edly against the constitutionality of that bill, closed with the paragraph which I now read:

“It must be admitted, however, that, unless the President's mind, on a view of every thing which is urged for and against this bill, is tolerably clear that it is unauthorized by the Constitution; if the pro and the con hang so even as to balance his judgment, a just respect for the wisdom of the Legislature would naturally decide the balance in favor of their opinion; it is chiefly for cases where they are clearly misled by error, ambition, or interest, that the Constitution has placed a check in the negative of the President."

Gen. Taylor's opinion, as expressed in his Allison letter, is as I now read:

"The power given by the veto is a high conservative power, but, in my opinion, should never be exercised, except in cases of clear violation of the Constitution, or manifest haste and want of consideration by Congress.

It is here seen, that, in Mr. Jefferson's opinion, if, on the constitutionality of any given bill, the President doubts, he is not to veto it, as the gentleman from Kentucky would have him to do, but is to defer to Congress, and approve it. And if we compare the opinions of Jefferson and Taylor, as expressed in these paragraphs, we shall find them more exactly alike than we can often find any two expressions having any literal difference. None but interested fault-finders can discover any substantial variation.

But gentlemen on the other side are unanimously agreed that Gen. Taylor has no other principle. They are in utter darkness as to his opinions on any of the questions of policy which occupy the public attention. But is there any doubt as to what he will do on the prominent question, if elected? Not the least. It is not possible to know what he will or would do in every imaginable case, because many questions have passed away, and others doubtless will arise, which none of us have yet thought of; but on the prominent questions of currency, tariff, internal improvements, and Wilmot Proviso, Gen. Taylor's course is at least as well defined as is Gen. Cass's. Why, in their eagerness to get at Gen. Taylor, several Democratic members here have desired to know whether, in case of his election, a bankrupt-law is to be established. Can they tell us Gen. Cass's opinion on this question? (Some member answered, "He is against it.") Ay, how do you know he is? There is nothing about it in the platform, nor elsewhere, that I have seen. If the gentleman knows any thing which I do not, he can show it. But to return: Gen. Taylor, in his Allison letter, says,

"Upon the subject of the tariff, the currency, the improvement of our great highways, rivers, lakes, and harbors, the will of the people, as expressed through their Representatives in Congress, ought to be respected and carried out by the Executive.”

Now, this is the whole matter: in substance, it is this: The people say to Gen. Taylor, "If you are elected, shall we have a national bank?" He

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answers, "Your will, gentlemen, not mine.”. -"What about the tariff?" Say yourselves.” -"Shall our rivers and harbors be improved?" "Just as you please.” —“If you desire a bank, an alteration of the tariff, internal improvements, any or all, I will not hinder you: if you do not desire them, I will not attempt to force them on you. Send up your members of Congress from the various districts, with opinions according to your own, and if they are for these measures, or any of them, I shall have nothing to oppose: if they are not for them, I shall not, by any appliances whatever, attempt to dragoon them into their adoption." Now, can there be any difficulty in understanding this? To you, Democrats, it may not seem like principle ; but surely you cannot fail to perceive the position plain enough. The distinction between it and the position of your candidate is broad and obvious, and I admit you have a clear right to show it is wrong, if you can; but you have no right to pretend you cannot see it at all. We see it, and to us it appears like principle, and the best sort of principle at that, the principle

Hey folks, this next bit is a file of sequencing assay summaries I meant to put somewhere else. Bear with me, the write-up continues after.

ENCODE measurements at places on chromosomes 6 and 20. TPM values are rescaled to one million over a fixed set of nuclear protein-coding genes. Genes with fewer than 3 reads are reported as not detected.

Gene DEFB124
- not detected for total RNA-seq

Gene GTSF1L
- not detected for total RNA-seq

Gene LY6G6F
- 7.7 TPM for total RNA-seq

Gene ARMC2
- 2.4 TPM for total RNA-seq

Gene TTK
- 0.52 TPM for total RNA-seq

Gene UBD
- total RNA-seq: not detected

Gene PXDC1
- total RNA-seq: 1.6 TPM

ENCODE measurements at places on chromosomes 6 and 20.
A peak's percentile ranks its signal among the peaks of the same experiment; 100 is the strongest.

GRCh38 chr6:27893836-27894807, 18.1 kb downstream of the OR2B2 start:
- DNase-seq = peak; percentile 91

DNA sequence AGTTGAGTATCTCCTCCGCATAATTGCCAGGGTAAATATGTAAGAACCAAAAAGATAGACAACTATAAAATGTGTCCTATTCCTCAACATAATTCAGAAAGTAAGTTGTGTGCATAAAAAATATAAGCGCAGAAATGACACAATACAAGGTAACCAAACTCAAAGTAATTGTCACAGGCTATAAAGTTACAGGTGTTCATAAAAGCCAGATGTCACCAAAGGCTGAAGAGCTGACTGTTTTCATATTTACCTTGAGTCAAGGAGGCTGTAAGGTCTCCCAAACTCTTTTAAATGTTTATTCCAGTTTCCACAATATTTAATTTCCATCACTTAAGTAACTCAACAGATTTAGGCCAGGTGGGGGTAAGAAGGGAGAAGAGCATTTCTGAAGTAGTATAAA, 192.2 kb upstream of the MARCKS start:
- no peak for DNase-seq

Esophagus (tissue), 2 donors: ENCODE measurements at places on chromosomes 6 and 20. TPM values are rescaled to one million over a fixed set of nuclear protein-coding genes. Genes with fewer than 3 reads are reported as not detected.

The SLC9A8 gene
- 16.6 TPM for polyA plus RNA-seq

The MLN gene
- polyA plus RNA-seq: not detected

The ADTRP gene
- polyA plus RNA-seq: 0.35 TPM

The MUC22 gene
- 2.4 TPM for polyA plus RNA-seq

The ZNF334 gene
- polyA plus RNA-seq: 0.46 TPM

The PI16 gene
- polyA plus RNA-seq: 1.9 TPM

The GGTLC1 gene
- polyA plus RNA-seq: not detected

of allowing the people to do as they please with their own business. My friend from Indiana (Mr. C. B. Smith) has aptly asked, "Are you willing to trust the people?" Some of you answered substantially, "We are willing to trust the people; but the President is as much the representative of the people as Congress." In a certain sense, and to a certain extent, he is the representative of the people. He is elected by them as well as Congress is. But can he, in the nature of things, know the wants of the people as well as three hundred other men coming from all the various localities of the nation? If so, where is the propriety of having a Congress? That the Constitution gives the President a negative on legislation, all know; but that this negative should be so combined with platforms and other appliances as to enable him, and, in fact, almost compel him, to take the whole of legislation into his own hands, is what we object to, is what Gen. Taylor objects to, and is what constitutes the broad distinction between you and us. To thus transfer legislation is clearly to take it from those who understan 1 with minuteness the interests of the people, and give it to one who does not and cannot so well understand it. I understand your idea, — that if a Presidential candidate avow his opinion upon a given question, or rather upon all questions, and the people, with full knowledge of this, elect him, they thereby distinctly approve all those opinions. This, though plausible, is a most pernicious deception. By means of it, measures are adopted or rejected contrary to the wishes of the whole of one party, and often nearly half of the other. The process is this: Three, four, or half a dozen questions are prominent at a given time; the party selects its candidate, and he takes his position on each of these questions. On all but one his positions have already been indorsed at former elections, and his party fully committed to them; but that one is new, and a large portion of them are against it. But what are they to do? The whole are strung together, and they must take all or reject all. They cannot take what they like, and leave the